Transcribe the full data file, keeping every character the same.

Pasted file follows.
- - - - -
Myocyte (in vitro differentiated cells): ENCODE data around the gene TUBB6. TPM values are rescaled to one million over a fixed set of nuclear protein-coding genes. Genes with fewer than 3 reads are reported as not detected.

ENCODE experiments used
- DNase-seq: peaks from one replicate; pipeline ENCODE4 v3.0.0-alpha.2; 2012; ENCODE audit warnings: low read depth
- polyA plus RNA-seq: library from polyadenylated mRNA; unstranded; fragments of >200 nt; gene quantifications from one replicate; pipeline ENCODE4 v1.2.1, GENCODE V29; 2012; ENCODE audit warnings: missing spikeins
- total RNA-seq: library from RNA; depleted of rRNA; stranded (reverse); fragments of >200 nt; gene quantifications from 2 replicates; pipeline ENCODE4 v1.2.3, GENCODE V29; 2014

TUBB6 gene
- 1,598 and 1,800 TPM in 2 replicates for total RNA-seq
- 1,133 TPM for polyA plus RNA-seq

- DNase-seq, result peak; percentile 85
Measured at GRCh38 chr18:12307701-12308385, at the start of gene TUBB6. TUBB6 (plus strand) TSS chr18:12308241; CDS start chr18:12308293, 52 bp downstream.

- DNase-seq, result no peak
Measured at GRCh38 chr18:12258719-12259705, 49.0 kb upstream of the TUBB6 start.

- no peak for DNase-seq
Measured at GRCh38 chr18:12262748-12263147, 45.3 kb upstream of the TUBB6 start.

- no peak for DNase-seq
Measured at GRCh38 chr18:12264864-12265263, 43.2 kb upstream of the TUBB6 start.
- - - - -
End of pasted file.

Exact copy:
Myocyte (in vitro differentiated cells): ENCODE data around the gene TUBB6. TPM values are rescaled to one million over a fixed set of nuclear protein-coding genes. Genes with fewer than 3 reads are reported as not detected.

ENCODE experiments used
- DNase-seq: peaks from one replicate; pipeline ENCODE4 v3.0.0-alpha.2; 2012; ENCODE audit warnings: low read depth
- polyA plus RNA-seq: library from polyadenylated mRNA; unstranded; fragments of >200 nt; gene quantifications from one replicate; pipeline ENCODE4 v1.2.1, GENCODE V29; 2012; ENCODE audit warnings: missing spikeins
- total RNA-seq: library from RNA; depleted of rRNA; stranded (reverse); fragments of >200 nt; gene quantifications from 2 replicates; pipeline ENCODE4 v1.2.3, GENCODE V29; 2014

TUBB6 gene
- 1,598 and 1,800 TPM in 2 replicates for total RNA-seq
- 1,133 TPM for polyA plus RNA-seq

- DNase-seq, result peak; percentile 85
Measured at GRCh38 chr18:12307701-12308385, at the start of gene TUBB6. TUBB6 (plus strand) TSS chr18:12308241; CDS start chr18:12308293, 52 bp downstream.

- DNase-seq, result no peak
Measured at GRCh38 chr18:12258719-12259705, 49.0 kb upstream of the TUBB6 start.

- no peak for DNase-seq
Measured at GRCh38 chr18:12262748-12263147, 45.3 kb upstream of the TUBB6 start.

- no peak for DNase-seq
Measured at GRCh38 chr18:12264864-12265263, 43.2 kb upstream of the TUBB6 start.